WAGNER UNITED STATES v. Arnold S. BREDSCHNEIDER Private First Class (E-2), U.S. Marine Corps NMCCA 200700025 PUBLISH Decided 23 August 2007 P.D. KOVAC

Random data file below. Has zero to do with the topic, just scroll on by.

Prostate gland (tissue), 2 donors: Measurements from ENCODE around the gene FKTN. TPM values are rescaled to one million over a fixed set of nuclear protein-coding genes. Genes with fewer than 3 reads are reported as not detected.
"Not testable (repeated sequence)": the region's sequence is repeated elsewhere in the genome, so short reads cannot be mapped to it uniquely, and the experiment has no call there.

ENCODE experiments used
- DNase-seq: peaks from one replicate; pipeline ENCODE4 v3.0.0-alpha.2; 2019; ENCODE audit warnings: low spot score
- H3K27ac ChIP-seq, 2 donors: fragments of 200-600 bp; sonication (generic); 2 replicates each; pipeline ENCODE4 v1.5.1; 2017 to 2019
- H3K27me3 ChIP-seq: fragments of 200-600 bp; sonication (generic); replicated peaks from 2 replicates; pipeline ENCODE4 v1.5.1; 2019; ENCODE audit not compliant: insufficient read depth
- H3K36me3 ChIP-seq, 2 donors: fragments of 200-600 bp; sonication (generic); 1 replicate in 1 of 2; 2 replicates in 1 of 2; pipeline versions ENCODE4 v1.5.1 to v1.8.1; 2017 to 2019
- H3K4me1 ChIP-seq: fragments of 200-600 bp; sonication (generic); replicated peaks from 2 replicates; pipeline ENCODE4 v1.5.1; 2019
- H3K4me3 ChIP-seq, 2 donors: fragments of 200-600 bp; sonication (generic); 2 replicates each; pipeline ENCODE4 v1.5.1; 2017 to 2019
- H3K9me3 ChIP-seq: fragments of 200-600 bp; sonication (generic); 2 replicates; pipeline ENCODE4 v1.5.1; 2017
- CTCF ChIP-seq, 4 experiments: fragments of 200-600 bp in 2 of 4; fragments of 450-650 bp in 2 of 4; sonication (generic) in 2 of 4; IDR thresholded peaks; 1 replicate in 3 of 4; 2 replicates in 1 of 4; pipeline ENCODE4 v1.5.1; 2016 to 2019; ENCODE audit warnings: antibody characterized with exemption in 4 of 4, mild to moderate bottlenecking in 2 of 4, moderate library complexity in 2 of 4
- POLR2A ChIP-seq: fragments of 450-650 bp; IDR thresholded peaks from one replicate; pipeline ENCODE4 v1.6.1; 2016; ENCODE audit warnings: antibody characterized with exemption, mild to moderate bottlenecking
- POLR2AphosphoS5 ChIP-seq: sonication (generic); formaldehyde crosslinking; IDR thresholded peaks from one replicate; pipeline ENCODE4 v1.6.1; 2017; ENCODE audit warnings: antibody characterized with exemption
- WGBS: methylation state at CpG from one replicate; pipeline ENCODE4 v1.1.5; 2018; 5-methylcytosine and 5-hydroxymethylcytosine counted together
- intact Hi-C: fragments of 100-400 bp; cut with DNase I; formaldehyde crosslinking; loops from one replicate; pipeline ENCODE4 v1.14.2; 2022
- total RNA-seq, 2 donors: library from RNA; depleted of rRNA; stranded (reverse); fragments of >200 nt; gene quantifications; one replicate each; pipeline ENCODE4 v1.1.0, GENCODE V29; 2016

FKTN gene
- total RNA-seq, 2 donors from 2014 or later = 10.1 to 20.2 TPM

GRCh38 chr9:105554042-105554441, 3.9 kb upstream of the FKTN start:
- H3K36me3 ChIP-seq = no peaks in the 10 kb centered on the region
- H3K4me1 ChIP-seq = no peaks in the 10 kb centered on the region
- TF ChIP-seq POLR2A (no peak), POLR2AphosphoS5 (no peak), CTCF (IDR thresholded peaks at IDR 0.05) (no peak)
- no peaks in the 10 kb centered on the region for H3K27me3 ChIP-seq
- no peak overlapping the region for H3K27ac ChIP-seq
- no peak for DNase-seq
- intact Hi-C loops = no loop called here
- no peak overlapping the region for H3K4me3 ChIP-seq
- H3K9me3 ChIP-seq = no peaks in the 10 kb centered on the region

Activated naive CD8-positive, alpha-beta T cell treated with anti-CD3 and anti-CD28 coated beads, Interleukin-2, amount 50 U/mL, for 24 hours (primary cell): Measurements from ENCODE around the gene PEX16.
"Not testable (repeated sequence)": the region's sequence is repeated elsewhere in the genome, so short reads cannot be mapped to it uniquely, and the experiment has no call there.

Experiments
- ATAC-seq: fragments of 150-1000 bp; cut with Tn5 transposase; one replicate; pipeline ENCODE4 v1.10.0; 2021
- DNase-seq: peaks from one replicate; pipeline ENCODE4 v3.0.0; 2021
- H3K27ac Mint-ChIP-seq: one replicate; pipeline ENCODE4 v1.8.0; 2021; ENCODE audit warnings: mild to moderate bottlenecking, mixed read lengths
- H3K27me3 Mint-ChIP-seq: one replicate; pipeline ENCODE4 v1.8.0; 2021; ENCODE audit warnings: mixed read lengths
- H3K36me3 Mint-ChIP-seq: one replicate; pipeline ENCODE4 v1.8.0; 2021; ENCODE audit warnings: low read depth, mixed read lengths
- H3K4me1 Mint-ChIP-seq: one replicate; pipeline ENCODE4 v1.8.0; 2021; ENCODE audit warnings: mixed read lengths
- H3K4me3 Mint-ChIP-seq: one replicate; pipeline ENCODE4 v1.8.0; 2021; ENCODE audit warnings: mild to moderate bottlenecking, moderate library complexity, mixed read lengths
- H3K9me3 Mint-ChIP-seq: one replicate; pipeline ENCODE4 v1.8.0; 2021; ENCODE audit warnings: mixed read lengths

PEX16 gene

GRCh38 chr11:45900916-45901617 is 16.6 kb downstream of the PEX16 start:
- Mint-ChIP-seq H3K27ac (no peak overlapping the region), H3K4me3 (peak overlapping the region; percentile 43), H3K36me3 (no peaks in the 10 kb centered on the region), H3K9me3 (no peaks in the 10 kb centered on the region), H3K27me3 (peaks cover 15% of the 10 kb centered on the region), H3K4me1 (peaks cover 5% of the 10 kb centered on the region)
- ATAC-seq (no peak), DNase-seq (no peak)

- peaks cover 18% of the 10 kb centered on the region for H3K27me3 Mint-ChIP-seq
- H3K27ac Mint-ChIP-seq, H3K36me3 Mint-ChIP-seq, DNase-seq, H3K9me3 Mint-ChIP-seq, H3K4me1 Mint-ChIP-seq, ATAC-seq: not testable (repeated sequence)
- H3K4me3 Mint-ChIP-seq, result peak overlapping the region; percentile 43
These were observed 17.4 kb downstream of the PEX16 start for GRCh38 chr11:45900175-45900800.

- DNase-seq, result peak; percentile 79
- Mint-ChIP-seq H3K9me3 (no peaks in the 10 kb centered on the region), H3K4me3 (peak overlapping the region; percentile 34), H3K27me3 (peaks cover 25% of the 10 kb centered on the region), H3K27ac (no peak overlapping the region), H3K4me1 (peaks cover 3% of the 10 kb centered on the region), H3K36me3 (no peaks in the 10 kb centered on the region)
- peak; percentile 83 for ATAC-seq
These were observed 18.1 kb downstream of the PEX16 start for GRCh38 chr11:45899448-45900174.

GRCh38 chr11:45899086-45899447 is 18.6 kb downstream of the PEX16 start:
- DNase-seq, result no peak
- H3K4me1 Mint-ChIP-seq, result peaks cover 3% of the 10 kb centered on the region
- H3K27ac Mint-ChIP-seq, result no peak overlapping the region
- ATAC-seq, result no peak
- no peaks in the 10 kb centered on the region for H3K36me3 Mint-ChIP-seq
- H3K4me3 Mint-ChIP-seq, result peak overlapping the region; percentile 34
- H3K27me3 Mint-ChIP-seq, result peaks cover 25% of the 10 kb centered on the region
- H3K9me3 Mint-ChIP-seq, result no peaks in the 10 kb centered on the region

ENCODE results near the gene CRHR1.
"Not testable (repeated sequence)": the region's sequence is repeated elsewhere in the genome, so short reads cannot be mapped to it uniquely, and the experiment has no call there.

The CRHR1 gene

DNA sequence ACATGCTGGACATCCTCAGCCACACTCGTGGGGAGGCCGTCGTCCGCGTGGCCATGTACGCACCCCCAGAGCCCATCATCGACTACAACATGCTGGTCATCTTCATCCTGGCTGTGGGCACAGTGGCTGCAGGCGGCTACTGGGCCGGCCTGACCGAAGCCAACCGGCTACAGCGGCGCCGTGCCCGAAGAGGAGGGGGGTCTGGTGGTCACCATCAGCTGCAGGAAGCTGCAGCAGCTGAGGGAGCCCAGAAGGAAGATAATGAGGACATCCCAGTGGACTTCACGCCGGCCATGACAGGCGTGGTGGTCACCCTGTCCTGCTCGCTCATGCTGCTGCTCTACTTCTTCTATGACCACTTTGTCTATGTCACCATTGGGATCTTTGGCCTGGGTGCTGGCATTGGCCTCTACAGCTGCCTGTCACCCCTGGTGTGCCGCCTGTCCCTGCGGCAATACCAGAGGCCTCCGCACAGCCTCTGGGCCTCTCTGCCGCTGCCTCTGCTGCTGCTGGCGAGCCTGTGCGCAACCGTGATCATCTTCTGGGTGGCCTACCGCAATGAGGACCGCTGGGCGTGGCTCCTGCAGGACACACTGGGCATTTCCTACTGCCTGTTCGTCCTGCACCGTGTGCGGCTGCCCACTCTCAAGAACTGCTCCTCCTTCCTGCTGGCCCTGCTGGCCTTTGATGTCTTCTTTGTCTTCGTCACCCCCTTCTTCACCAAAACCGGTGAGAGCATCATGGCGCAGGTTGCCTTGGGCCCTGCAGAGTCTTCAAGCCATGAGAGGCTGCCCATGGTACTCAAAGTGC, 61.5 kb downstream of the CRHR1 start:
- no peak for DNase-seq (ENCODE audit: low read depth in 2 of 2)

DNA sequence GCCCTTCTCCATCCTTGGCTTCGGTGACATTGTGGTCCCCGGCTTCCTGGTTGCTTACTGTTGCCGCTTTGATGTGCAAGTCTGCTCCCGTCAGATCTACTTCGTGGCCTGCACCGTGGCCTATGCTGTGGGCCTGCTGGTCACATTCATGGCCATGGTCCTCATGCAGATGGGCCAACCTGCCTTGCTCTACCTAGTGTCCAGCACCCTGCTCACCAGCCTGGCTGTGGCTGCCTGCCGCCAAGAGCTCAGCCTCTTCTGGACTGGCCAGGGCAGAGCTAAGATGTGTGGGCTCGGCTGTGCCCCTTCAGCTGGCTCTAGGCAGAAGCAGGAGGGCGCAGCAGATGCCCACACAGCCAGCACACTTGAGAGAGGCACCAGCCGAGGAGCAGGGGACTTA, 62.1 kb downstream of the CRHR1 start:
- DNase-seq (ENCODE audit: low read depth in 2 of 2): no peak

Sentence adjudged 10 January 2000. Military Judge: S.A. Folsom. Staff Judge Advocate's Recommendation: C.J. Woods. Review pursuant to Article 66(c), UCMJ, of General Court-Martial convened by Commander, 1st Force Service Support Group, Marine Forces Pacific, Camp Pendleton, CA. CAPT WILLIAM HARBESON, JAGC, USN, Appellate Defense Counsel LT JUSTIN E. DUNLAP, JAGC, USN, Appellate Government Counsel CDR M.G. MILLER, JAGC, USN, Appellate Government Counsel KOVAC, Judge: A military judge sitting as a general court-martial convicted the appellant, pursuant to his pleas, of larceny, transporting a machinegun in interstate commerce, and possessing a firearm not registered to him in the National Firearms Registration and Transfer Record, in violation of Articles 121 and 134, Uniform Code of Military Justice, 10 U.S.C. §§ 921 and 934. The appellant was sentenced to confinement for 18 months, forfeiture of all pay and allowances, reduction to pay grade E-1, and a bad-conduct discharge. The convening authority approved the sentence as adjudged. In his sole assignment of error, the appellant alleges that his right to speedy post-trial review was materially prejudiced